Masterclass with Richard Bandler - NLP to make better decisions (English)


Michel: [00:00:03] Hi, everyone. I'm Michel Wozniak, and I'm pleased to co-host this masterclass with Nathalie de Marcé.


Nathalie: [00:00:10] Hi, everyone! Our very special guest today is Dr. Richard Bandler.


Michel: [00:00:19] How are you doing, Richard?


Nathalie: [00:00:20] Hello, Richard.


Richard: [00:00:21] I'm doing great, glad to be here, wherever I am. Apparently we're in 78 countries. And I'd like to welcome them.


Nathalie: [00:00:31] Dr. Richard Bandler is the co-founder of NLP, which is Neuro-Linguistic Programming, and it's popular all over the world for its efficiency. If you want to know more about any of us, you can click down below the video and see our Web sites.


Michel: [00:00:54] We have 2200 people who registered, actually now even more from 67 counties. It's huge. No, even more. 78 counties. I counted just before the Webinar. We've got more than 1200 questions. It's huge. And Nathalie made a very nice synthesis and compiled them. So before we start, just think subscribing to the channel, because we're going to answer as many questions as possible, if not during the Masterclass, we're going to give answers also in the following weeks, in some short videos. This channel is content oriented and will bring a lot of value to anyone who is interested in NLP and or strategies. So there is one French channel. There is one English Channel and a Spanish channel. You can find all the information below the video. And feel free also to write comments during the video or during the live. I'm going to keep track of your comments. Be constructive and also make some comments on your own impressions on everything that's being said. We will answer a lot of questions and we'll try to take into account the vast majority of what is going to be written. So feel free to write.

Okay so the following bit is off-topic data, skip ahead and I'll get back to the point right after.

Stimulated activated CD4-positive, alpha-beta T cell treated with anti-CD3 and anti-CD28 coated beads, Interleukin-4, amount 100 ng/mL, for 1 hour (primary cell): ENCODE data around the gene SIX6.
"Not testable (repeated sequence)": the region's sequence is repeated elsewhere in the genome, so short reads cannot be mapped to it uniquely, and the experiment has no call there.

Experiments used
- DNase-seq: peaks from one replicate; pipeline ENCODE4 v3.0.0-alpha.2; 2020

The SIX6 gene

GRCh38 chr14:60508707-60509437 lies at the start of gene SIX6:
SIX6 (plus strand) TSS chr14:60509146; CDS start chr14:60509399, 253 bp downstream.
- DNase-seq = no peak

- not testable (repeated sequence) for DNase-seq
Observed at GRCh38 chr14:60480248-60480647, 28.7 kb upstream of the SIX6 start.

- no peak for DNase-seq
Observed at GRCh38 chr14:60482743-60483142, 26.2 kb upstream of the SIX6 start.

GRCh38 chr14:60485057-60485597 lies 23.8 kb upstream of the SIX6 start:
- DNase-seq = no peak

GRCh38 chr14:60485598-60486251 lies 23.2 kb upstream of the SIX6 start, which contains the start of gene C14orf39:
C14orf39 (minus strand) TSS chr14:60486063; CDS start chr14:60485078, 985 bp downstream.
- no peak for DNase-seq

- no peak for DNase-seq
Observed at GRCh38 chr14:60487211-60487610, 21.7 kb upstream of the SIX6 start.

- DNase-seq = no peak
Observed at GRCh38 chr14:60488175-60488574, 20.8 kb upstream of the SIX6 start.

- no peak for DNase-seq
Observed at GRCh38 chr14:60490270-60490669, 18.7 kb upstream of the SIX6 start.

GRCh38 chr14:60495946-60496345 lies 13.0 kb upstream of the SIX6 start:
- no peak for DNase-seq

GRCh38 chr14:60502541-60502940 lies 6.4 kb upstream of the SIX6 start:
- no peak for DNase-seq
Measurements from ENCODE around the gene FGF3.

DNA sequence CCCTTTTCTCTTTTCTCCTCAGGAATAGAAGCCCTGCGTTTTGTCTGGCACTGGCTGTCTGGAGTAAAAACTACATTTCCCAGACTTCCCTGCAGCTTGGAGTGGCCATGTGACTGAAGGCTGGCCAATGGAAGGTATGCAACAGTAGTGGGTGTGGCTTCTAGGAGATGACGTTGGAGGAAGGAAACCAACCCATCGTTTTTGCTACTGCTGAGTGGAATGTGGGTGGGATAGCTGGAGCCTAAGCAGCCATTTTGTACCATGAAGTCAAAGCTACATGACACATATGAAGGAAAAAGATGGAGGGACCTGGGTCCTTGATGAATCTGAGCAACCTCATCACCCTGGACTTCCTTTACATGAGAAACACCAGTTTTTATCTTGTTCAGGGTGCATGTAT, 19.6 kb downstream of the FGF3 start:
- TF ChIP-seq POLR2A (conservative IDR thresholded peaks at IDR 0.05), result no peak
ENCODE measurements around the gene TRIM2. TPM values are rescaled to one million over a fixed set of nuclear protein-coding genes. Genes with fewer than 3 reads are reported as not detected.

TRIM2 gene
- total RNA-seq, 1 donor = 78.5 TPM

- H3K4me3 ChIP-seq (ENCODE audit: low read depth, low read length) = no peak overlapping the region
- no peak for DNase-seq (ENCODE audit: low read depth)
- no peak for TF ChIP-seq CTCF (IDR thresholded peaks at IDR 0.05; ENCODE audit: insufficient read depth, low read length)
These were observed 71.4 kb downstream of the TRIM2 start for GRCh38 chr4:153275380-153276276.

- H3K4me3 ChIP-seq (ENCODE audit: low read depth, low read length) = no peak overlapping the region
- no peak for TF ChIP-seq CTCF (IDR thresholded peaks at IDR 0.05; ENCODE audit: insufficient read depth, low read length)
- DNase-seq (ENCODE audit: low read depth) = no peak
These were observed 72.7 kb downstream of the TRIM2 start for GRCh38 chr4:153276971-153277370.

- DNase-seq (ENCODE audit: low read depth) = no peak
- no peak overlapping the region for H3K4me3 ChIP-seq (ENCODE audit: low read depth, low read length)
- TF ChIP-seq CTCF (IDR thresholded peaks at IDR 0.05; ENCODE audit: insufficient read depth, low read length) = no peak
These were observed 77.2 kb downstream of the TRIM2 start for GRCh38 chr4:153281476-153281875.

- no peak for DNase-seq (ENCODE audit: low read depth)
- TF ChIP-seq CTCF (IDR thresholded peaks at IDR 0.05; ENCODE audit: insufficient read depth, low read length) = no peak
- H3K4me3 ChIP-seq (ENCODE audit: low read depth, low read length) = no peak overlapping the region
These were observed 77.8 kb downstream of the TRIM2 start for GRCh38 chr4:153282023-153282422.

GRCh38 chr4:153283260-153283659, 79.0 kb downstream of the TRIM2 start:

Nathalie: [00:02:21] So, Richard, are you ready to get on the grill?


Richard: [00:02:26] I'm ready, grill me!


Nathalie: [00:02:30] Since 20 percent of those who registered don't know about NLP yet, we will answer the first question of Mohamed-Ameziane from Algeria who asks: As a co-creator of NLP, can you give us your definition, and explanation of NLP?


Richard: [00:02:54] Most certainly. Neuro-Linguistic Programming is the study of successful behaviors and the successful thoughts that produce them. In the field of psychology, when I started some 50 years ago, there was a trend that went through all the schools of psychotherapy and it really started back with Freud that if you understood historically what went wrong, that your understanding would produce new behaviors, that it would somehow give you an insight that would get you to go: Aha. And you would produce changes. And I don't really adhere to that. I think that's very complicated. It's the job of psychologists and it's time consuming. What I was interested in doing is more about learning. NLP is about how your neurology learns and then finding people with expertise and repeating it. A lot of this was made possible by the work of Noam Chomsky. The first real model that mapped neurology in the human behavior was done by Noam Chomsky in the form of transformational linguistics. When I met John Grinder, he was one of the leading authorities on the world on transformational linguistics and kept telling me he had a model in his head, but it didn't seem to be applicable. And I'm the applications guy. To me, if if you have something, if you have a tool, but it doesn't do anything, it's not a useful tool to me. And so I kept finding out what it was that clients couldn't do and finding people who could do it and finding out how they did it. And either through unconscious installation or the development of techniques, we found ways of getting people over problems. And ultimately, the whole thing changed at a point in time when we started studying people that were successful, like the world's best salespeople, you know, great baseball players and football players, pool players, people that were really good at math, people who could spell. And we understood that neurologically we developed certain patterns in our brains. Some of those patterns are very successful and work and some don't work. And the question is, how do you get things that aren't working to cease to be available and things that are working to be on top of them? Because the brain never unlearns anything, it just keeps building on top of itself. Millions and billions of cortical neural pathways.


Michel: [00:05:36] Ok so it's very, very, very interesting for people who don't know what NLP is. And now we can just go to a practical question. There is Houda and Iko from France who asked very similar questions. Basically, it's in two parts. So we'll start with the first part, how to break our repetitive and self-sabotage scenarios?